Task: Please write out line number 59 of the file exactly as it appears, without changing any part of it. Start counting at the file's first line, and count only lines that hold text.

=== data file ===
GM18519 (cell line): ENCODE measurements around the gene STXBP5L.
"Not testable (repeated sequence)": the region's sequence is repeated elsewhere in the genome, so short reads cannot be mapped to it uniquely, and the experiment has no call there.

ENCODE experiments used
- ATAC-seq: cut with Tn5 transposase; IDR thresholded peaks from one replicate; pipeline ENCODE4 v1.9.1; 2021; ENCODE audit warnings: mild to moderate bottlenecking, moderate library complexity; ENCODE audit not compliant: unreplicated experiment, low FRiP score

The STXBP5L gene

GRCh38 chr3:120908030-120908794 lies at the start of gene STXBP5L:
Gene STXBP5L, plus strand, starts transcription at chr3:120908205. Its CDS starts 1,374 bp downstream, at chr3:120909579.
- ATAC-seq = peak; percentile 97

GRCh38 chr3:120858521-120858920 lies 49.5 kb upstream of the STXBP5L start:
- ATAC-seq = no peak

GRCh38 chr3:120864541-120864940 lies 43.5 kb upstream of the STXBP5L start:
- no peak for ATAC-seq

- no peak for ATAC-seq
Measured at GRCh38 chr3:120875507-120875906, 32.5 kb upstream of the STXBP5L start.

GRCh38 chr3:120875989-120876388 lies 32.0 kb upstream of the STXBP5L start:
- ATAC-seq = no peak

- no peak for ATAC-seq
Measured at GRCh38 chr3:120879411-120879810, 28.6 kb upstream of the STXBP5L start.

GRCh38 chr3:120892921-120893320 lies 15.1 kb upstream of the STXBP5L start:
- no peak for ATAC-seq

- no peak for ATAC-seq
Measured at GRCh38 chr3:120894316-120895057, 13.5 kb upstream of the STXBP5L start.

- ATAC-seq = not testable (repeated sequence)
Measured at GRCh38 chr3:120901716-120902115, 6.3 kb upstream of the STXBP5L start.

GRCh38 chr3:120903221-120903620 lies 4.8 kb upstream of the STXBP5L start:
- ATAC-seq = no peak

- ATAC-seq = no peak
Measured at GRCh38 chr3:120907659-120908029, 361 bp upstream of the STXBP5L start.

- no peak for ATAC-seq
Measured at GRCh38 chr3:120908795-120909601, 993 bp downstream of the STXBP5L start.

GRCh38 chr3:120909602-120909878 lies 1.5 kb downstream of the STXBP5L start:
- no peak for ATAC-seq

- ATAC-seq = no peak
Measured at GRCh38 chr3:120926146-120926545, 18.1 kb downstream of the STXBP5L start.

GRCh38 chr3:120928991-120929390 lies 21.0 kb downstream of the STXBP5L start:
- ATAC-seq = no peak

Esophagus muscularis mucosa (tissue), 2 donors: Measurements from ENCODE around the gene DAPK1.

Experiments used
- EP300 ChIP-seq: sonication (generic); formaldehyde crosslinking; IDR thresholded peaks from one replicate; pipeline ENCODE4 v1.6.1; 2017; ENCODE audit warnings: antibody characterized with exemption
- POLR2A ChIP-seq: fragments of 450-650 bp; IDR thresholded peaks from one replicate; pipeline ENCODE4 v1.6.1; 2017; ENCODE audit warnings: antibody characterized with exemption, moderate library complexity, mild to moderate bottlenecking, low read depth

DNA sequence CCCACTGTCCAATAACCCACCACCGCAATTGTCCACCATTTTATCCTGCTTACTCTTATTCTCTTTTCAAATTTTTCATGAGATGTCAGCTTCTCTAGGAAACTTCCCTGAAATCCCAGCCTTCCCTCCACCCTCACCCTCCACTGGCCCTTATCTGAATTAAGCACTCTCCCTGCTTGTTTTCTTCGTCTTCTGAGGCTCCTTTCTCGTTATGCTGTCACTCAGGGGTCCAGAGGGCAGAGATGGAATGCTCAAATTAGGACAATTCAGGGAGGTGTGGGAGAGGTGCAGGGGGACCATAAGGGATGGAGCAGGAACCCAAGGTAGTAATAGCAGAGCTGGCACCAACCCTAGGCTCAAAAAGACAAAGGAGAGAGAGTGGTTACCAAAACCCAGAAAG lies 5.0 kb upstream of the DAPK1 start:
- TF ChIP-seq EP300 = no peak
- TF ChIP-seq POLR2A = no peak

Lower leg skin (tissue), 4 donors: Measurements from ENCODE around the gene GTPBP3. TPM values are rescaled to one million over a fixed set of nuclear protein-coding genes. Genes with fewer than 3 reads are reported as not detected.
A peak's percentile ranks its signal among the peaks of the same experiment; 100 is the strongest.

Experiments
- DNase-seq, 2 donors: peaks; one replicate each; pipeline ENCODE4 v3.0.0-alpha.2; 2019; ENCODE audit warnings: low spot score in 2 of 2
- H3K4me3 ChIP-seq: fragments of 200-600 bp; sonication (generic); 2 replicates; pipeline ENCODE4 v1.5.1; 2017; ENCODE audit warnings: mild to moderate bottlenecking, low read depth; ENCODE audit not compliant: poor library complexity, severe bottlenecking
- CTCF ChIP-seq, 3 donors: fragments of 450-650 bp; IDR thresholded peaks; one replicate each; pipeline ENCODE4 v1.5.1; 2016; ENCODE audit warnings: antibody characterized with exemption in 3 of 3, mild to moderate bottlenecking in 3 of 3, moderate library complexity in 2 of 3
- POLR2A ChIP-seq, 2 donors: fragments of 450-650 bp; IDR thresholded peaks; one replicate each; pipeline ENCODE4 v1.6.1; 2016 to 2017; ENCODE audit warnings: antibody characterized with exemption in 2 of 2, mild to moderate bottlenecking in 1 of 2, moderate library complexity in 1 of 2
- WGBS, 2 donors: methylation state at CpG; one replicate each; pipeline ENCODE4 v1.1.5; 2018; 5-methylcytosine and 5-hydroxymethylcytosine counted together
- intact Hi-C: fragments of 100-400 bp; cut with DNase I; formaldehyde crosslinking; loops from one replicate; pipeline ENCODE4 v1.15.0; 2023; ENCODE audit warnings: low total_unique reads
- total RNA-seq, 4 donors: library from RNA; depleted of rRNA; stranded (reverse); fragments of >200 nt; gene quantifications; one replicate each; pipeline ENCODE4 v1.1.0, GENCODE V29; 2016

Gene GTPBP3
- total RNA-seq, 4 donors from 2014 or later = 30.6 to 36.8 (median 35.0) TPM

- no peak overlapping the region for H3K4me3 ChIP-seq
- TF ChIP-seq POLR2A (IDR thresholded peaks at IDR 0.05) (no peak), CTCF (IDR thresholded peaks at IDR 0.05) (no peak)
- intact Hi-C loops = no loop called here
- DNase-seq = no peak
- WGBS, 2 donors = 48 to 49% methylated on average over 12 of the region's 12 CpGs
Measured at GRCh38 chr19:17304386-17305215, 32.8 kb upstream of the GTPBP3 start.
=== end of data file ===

- DNase-seq = no peak